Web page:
The Amazons Vol.3
This background of political conflict led to the ascendance of Amaza Saphira, an alchemist with an unusual talent for inspirational speeches and leadership. She claimed to have had visions of Banor and Elaine, informing her of the natural superiority of womankind. Although her political opponents attempted to discredit her, calling her delusional and stating that her visions were the results of noxious fumes concocted in her laboratory, Amaza'S speeches spoke to many people, and her radical viewpoint inspired many to join her cause. It was her belief that men were inferior beings and that Carlin was an acomplishment of womanhood. She wanted to drive all men from the city, or keep them in subjugation serving only in menial positions. She wanted to expand the army to demonstrate the strength of womanhood. Though she gained many followers, her radical position served as an example of the dangers of extremism and finally, the Queen felt pushed into a more moderate way of handling the army and its leadership.
Amaza, however, was not content with the Queen's decision and continued to gather followers amongst the population, many of them in the Queen's own army. What Amaza possessed in charisma and oratory she lacked in subtlety and secrecy. So her plan to overthrow the Queen and become a warrior queen in her place was doomed to failure before it could even begin. Although parts of the army sympathized with her ideas, not all were convinced enough to abandon their duty and betray their oaths to their Queen. Amaza and several of her key-followers were jailed before they could make their move. In the night before their trial Amaza and her allies were freed by some of her remaining followers in the city guard and their escape turned bloody when forces loyal to the Queen intervened.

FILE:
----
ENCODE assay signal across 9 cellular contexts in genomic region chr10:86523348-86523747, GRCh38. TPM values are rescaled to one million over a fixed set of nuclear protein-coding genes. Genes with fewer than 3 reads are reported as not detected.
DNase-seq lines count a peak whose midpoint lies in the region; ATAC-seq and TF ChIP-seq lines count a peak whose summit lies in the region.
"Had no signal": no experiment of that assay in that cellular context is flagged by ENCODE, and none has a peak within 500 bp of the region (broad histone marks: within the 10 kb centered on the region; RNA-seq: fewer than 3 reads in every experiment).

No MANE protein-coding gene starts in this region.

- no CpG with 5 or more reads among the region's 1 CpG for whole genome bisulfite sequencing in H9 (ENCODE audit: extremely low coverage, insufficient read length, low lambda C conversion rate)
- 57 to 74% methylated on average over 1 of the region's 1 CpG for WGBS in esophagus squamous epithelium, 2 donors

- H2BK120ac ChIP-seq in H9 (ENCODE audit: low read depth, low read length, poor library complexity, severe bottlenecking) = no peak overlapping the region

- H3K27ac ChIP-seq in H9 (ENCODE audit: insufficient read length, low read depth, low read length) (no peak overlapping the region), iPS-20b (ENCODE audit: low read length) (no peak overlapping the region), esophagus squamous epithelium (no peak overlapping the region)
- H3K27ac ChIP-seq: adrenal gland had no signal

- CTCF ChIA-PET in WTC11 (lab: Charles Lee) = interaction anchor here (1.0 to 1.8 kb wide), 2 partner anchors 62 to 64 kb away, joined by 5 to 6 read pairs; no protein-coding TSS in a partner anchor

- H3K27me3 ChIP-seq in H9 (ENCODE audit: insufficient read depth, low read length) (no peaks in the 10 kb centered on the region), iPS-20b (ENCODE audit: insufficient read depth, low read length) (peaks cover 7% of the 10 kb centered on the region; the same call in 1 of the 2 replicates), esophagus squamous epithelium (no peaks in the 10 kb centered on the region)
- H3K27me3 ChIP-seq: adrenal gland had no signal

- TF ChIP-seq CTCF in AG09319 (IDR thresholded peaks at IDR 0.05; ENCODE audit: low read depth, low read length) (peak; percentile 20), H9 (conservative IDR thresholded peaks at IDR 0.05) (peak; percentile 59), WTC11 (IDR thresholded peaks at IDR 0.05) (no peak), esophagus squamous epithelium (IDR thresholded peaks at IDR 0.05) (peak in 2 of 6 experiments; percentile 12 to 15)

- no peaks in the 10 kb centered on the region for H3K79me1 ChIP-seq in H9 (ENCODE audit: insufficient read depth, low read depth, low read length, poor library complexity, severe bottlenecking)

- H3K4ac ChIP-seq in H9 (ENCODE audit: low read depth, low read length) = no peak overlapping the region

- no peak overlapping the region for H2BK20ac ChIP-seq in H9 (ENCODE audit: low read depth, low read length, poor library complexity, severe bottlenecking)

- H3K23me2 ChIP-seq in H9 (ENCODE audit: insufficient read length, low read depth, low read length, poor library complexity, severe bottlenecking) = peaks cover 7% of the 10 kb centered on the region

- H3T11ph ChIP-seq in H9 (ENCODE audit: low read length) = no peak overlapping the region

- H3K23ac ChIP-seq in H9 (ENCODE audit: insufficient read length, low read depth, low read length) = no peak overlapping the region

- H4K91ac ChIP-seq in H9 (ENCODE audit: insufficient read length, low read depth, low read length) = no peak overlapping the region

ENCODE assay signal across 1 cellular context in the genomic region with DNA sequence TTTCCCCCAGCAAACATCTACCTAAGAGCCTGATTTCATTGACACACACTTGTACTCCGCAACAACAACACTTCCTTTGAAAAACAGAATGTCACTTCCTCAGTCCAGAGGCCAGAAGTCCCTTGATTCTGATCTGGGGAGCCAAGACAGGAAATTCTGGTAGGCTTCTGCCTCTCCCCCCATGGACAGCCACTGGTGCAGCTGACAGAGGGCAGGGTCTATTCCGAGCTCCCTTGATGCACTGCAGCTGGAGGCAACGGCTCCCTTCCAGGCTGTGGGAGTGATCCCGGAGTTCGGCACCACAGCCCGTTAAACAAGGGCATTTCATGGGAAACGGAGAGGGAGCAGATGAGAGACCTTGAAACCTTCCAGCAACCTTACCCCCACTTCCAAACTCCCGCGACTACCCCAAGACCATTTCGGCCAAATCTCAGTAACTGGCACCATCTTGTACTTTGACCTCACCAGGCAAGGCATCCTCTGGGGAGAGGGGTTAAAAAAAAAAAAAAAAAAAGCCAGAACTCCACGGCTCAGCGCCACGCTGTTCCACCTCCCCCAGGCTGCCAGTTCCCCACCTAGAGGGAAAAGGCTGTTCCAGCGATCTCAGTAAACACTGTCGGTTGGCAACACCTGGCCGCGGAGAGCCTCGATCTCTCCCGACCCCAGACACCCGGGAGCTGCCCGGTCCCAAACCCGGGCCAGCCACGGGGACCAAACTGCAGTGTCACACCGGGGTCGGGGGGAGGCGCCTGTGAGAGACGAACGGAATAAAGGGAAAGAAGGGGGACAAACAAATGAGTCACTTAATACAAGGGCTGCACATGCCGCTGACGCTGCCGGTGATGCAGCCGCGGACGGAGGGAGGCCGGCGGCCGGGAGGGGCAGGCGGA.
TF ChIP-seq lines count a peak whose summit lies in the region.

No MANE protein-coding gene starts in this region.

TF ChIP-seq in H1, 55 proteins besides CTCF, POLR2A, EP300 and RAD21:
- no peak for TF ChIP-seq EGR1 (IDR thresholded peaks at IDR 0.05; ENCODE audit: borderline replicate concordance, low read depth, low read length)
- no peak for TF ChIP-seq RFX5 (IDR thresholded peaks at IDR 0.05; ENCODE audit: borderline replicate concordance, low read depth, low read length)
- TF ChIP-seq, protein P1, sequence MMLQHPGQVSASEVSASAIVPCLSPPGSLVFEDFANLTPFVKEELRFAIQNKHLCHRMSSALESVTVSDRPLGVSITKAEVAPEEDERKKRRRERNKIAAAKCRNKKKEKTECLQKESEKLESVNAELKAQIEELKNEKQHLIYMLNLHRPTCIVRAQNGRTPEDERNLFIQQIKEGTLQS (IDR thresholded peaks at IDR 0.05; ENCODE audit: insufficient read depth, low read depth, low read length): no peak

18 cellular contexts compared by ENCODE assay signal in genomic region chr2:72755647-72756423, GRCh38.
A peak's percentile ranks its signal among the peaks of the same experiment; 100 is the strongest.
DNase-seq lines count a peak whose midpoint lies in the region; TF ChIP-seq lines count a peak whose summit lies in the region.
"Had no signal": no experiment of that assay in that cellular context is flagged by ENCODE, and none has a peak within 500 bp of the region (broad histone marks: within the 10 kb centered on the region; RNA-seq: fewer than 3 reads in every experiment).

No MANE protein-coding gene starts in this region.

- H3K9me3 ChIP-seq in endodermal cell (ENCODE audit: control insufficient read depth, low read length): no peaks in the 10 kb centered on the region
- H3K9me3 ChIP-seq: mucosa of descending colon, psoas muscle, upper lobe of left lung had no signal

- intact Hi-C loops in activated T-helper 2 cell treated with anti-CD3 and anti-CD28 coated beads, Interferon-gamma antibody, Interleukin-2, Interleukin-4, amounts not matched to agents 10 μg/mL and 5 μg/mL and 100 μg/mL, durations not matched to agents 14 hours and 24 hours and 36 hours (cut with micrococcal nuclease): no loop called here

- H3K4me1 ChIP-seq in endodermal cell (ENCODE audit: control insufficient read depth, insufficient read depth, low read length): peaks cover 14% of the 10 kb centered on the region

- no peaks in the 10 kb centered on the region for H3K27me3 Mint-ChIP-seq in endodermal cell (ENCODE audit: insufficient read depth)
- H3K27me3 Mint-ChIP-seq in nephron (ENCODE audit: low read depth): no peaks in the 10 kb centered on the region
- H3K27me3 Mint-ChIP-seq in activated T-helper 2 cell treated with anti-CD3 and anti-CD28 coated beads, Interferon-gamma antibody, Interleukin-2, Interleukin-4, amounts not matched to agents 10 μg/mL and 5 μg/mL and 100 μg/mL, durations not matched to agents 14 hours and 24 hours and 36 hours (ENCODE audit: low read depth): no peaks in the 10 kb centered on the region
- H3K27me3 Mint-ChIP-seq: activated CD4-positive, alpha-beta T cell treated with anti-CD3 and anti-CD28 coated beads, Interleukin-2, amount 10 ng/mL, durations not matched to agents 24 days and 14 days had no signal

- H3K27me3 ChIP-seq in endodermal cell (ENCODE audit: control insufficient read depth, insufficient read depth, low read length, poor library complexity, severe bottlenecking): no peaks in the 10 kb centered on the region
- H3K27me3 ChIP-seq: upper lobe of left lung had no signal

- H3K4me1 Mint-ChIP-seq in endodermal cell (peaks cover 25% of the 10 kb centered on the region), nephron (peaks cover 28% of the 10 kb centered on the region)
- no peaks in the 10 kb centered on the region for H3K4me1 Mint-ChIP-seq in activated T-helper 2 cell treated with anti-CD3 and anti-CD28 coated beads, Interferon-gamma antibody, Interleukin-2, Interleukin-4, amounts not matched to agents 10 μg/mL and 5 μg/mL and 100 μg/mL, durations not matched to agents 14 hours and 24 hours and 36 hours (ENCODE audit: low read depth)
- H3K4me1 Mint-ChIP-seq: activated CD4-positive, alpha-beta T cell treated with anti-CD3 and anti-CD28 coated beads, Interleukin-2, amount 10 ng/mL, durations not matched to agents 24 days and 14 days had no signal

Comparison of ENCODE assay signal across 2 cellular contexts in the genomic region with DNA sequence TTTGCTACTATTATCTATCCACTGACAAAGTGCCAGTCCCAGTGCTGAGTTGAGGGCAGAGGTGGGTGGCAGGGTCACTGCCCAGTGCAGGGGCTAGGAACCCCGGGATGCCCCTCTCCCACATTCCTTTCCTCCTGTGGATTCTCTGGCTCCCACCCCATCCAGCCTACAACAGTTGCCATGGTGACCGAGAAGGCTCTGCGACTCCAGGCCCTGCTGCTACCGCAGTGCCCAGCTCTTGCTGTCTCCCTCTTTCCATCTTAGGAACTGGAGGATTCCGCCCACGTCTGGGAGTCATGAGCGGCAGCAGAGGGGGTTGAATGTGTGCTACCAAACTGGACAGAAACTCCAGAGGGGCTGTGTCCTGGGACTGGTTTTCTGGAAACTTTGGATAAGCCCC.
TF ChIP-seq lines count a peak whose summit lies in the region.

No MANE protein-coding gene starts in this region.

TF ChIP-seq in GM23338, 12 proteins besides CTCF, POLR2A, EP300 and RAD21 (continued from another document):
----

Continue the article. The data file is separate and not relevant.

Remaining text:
However, Amaza and her women managed to escape the city. She now turned to the families who lived in the woods and the women who had abandoned the city after the army had been disbanded in search for new followers. These families had, over the years, taken on the structure of nomadic tribes and carried a strong warrior heritage which made them susceptible to Amaza's teachings. Many of the tribeswomen joined Amaza's forces, and over the weeks and months of her exile further recruits from Carlin arrived.
Perhaps, given time, Amaza might have eventually led her forces against Carlin. Perhaps with the help of conspirators within the city her forces might have surprised and overcome the Queen's army. However fate had a different end in store for her. She was killed by an orcish arrow in a night ambush. Even today, there is some speculation as to whether this conveniant solution to Carlin's problems was truly an act of fate, or whether the Queen had a hand in Amaza's death. Other theories state that the Thaian King was more concerned about Amaza's cult threatening the status quo in his city than he was happy about the destabilizing effect it was having on Carlin. A final explanation is that the Druid COuncil itself was responsible for her demise. However, there is precious little proof that the orcish arrow was anything more than an unfortunate series of events that in the long run probably prevented a long, drawn out struggle for the people of Carlin.
Her remaining followers named themselves Amazons in her honour. Though some of them returned to the city, most were too proud for such a move and stayed in the woods. Over the years outcasts from Carlin and desperate or vengeful women joined their ranks. So even when the original group splintered, the several subgroups and tribes managed to survive. Over the years they adopted various codes which can be more or less related to Amaza'S teachings. Those teachings have been passed on by word of mouth and are based on the rather unspecific speeches Amaza made. How much of the current practises of the Amazons is still based on the spirit of their founder is debatable.
This book has no notes.